Testimony in Favor of SB 437 – The Educational Opportunity Act: “The Power of Choice”

By Kathryn Hickok

Director, Children’s Scholarship Fund-Oregon

Dear Chairman Roblan and Members of the Senate Education Committee:

My name is Kathryn Hickok, and I am director of the Children’s Scholarship Fund-Oregon. For almost twenty years our nonprofit program has provided privately funded partial-tuition elementary scholarships to children from lower-income Oregon families. As CSF-Portland, we originally served Washington, Multnomah, and Clackamas counties. Our program area now includes the entire state of Oregon. We are currently sponsoring students from Beaverton to Bend and Albany to Medford.

The Children’s Scholarship Fund-Oregon is a permanent program of Cascade Policy Institute and part of the Children’s Scholarship Fund national network of scholarship granting organizations (www.scholarshipfund.org). CSF and its partner programs are committed to empowering families in need with the ability to choose the K-8 schools that best meet their children’s needs, regardless of their ability to pay or the neighborhoods where they live. To be eligible for a scholarship, families must demonstrate financial need according to standards similar to the Federal free and reduced price lunch program. Our scholarships are financed through the generosity of local Oregon donors and matching grants from the national Children’s Scholarship Fund.

Our experience with the educational choices made by the lower-income Oregon families participating in our program demonstrates several key points relevant to this bill:

First, lower-income parents want to take charge of their children’s futures through educational opportunity; and when they are given a real choice, they do so. While their financial means are limited, our parents are knowledgeable about their options and determined to make any sacrifice to raise their children to be well-educated, responsible, and successful adults. Parents in our program value high-quality education as the way out of poverty for their children and make the commitment and sacrifice of paying a substantial portion of their tuition themselves.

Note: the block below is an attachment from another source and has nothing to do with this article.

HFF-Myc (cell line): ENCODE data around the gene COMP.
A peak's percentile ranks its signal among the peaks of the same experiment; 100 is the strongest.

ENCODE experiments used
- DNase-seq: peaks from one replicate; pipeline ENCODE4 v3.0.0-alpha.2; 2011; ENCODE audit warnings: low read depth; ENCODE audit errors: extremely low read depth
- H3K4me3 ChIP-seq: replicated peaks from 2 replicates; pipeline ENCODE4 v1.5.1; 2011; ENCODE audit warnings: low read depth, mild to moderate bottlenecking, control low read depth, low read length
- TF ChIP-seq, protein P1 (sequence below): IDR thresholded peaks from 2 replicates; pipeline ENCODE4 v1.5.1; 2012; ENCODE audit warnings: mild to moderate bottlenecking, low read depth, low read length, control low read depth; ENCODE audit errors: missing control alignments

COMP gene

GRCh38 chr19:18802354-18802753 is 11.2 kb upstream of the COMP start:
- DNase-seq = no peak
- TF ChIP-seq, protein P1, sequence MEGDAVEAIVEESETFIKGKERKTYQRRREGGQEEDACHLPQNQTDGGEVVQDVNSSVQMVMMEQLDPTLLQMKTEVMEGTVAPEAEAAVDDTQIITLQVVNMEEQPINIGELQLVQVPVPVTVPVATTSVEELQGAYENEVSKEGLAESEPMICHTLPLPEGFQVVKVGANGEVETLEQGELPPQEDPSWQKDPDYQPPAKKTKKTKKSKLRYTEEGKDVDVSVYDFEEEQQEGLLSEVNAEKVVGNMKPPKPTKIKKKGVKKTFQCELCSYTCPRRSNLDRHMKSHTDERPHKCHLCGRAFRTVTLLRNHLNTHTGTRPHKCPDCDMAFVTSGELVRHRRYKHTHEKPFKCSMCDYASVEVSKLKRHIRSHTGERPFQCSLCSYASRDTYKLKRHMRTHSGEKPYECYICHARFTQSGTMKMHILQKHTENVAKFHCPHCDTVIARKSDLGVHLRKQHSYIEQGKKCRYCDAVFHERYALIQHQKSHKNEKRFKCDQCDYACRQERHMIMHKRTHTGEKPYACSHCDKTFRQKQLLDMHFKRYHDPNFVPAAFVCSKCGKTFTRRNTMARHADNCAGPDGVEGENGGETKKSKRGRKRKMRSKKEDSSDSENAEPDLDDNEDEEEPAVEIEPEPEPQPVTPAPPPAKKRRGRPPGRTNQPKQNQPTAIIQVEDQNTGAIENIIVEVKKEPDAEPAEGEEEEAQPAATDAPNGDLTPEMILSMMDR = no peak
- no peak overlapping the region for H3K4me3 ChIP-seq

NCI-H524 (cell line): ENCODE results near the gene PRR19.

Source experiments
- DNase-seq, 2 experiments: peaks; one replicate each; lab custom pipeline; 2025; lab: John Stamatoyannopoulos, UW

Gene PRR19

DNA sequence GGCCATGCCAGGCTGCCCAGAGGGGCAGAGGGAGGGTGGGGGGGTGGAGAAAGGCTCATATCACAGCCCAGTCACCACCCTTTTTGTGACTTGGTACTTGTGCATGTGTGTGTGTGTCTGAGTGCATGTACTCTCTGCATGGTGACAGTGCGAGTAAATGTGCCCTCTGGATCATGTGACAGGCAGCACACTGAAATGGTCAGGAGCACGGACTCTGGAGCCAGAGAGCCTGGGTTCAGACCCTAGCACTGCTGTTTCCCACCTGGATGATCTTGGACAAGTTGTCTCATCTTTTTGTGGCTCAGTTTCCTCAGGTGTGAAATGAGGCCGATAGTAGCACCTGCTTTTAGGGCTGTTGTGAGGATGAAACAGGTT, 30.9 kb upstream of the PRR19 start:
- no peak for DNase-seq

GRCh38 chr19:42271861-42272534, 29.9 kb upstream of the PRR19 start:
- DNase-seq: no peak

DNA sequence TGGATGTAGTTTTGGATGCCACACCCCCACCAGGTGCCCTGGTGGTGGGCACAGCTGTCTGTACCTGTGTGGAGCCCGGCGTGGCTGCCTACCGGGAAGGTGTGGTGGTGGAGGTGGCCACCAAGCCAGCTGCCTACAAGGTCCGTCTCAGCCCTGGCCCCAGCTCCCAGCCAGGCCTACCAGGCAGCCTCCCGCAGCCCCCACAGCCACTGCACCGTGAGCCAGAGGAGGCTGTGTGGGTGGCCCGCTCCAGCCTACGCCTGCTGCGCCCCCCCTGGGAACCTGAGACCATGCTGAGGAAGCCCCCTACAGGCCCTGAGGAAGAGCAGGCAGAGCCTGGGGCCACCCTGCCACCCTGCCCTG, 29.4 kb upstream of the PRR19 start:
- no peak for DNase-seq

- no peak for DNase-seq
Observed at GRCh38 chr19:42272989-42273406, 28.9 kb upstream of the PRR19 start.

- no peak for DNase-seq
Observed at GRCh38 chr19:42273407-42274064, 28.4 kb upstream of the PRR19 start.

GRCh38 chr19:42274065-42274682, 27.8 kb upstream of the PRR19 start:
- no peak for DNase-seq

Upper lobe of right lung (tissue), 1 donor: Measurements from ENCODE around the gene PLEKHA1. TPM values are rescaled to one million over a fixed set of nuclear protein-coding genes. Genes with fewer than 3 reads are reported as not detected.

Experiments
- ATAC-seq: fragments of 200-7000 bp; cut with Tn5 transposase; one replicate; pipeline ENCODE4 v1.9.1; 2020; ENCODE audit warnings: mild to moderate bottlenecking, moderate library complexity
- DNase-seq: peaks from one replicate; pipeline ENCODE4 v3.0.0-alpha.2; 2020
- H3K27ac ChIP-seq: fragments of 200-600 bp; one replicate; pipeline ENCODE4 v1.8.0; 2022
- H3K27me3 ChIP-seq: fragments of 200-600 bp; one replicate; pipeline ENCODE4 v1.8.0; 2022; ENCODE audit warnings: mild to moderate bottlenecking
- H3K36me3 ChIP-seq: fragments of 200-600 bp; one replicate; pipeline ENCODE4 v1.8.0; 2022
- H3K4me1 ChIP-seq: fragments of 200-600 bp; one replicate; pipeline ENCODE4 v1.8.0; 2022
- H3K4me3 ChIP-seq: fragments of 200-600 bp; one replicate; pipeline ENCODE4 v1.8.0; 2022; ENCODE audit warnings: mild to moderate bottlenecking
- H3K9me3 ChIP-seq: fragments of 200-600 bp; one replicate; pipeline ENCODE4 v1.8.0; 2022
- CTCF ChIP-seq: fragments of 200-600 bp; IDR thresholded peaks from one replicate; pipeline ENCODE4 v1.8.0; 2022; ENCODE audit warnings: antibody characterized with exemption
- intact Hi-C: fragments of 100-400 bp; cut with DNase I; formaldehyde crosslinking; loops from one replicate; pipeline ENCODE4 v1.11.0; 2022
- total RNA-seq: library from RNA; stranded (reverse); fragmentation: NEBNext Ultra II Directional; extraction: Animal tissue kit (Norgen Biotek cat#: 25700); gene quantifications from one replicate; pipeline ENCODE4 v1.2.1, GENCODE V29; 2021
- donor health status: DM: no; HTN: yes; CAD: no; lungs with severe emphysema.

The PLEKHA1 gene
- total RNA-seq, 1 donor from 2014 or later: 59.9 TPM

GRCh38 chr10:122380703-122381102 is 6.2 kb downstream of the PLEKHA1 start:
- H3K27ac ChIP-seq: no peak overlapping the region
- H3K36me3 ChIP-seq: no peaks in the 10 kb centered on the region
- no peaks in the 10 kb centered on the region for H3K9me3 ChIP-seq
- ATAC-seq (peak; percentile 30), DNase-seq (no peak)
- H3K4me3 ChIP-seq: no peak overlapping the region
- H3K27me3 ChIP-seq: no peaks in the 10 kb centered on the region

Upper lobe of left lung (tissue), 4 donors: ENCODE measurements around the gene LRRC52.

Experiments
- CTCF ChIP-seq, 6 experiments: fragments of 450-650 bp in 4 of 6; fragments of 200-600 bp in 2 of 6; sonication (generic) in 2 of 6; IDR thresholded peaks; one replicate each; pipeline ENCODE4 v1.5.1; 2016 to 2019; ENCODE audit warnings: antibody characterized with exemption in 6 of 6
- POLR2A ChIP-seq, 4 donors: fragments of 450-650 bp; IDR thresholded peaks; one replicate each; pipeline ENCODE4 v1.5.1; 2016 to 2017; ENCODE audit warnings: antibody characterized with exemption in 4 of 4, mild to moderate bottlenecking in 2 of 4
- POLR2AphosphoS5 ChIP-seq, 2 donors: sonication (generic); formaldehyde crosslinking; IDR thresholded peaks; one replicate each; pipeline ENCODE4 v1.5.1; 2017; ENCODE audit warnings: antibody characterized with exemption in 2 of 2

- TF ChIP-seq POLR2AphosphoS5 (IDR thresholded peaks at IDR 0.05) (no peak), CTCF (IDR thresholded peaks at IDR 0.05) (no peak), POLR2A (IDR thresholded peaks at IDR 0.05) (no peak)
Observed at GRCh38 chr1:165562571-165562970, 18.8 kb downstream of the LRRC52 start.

Second, demand for broader educational opportunities in Oregon is real. When our program began in 1999, the parents of more than 6,000 children applied for only 550 available scholarships. Weekly, parents call and email me because they want to find the right educational fit for their children. It could be a specialized program or school tailored to their learning or physical needs, or they could be looking for educational opportunities not available in the public school assigned to them by their home address. Senate Bill 437 would give Oregon families greater power to choose among the broad range of educational choices and learning opportunities currently available, or available in the future, using money the state already allocates for their children’s education.

Third, it does not take a lot of money to change a child’s life. Our scholarships average about $1,500. That small amount can make the difference in allowing children to attend schools they love, that motivate them to do their best, and that foster their individual talents. Education Savings Accounts would make an even greater, empowering difference for parents in where they send their children to school and how they tailor their kids’ entire educational experience to their unique needs and talents.

The benefits of an Education Savings Account program for Oregon families are not theoretical for us. As a charitable scholarship program, CSF-Oregon helps parents to choose the schools best suited to their children’s needs. This bill extends educational options to more children in our communities. It will make a real and immediate difference in thousands of lives, just when they need it the most.

Respectfully,

Kathryn Hickok

Director

Children’s Scholarship Fund-Oregon

Children’s Scholarship Fund Closes the Achievement Gap for Low-Income Kids

Since 1999, the nonprofit Children’s Scholarship Fund has empowered more than 152,000 low-income children nationwide to receive a quality education in private and parochial grade schools through privately funded partial-tuition scholarships.

Children’s Scholarship Fund parents value high-quality education as the way out of poverty for their children and sacrifice financially to give them that opportunity. It is a feature of the CSF program that all families pay part of their tuition bill themselves, ensuring a family commitment to education.

The investments of both parents and scholarship benefactors are reaping great rewards. Over time, studies of college enrollment and graduation rates of scholarship alumni are showing that, despite coming from socioeconomic backgrounds associated with lower rates of college enrollment, CSF alumni enroll in college at an average rate that is similar to or higher than the general population.

In other words, these students’ education in private and parochial grade schools, made possible by a relatively modest level of financial assistance, is closing the achievement gap for kids from less advantaged backgrounds.

Children’s Scholarship Fund-Portland is a “hand up” here in our state that helps Oregon kids to reach for success in school and in life. If you would like to help a lower-income Oregon child to get a better education today, contact the Children’s Scholarship Fund-Portland at Cascade Policy Institute.